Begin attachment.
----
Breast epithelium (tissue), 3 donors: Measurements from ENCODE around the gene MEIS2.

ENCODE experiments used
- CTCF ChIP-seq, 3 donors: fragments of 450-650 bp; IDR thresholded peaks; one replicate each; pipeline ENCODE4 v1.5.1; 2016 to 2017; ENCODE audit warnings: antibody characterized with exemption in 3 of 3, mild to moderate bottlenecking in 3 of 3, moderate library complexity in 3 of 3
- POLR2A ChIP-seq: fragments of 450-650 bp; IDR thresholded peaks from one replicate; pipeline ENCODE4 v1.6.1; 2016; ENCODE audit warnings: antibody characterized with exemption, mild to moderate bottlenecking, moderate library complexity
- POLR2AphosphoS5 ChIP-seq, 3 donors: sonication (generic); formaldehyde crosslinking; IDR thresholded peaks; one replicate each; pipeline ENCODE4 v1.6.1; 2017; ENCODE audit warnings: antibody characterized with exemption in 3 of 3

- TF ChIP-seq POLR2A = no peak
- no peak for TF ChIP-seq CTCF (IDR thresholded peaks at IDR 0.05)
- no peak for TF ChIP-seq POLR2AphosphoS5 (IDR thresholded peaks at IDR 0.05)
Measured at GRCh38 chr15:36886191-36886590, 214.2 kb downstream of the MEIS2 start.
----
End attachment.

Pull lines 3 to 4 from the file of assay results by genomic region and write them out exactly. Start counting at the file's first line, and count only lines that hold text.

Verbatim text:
- CTCF ChIP-seq, 3 donors: fragments of 450-650 bp; IDR thresholded peaks; one replicate each; pipeline ENCODE4 v1.5.1; 2016 to 2017; ENCODE audit warnings: antibody characterized with exemption in 3 of 3, mild to moderate bottlenecking in 3 of 3, moderate library complexity in 3 of 3
- POLR2A ChIP-seq: fragments of 450-650 bp; IDR thresholded peaks from one replicate; pipeline ENCODE4 v1.6.1; 2016; ENCODE audit warnings: antibody characterized with exemption, mild to moderate bottlenecking, moderate library complexity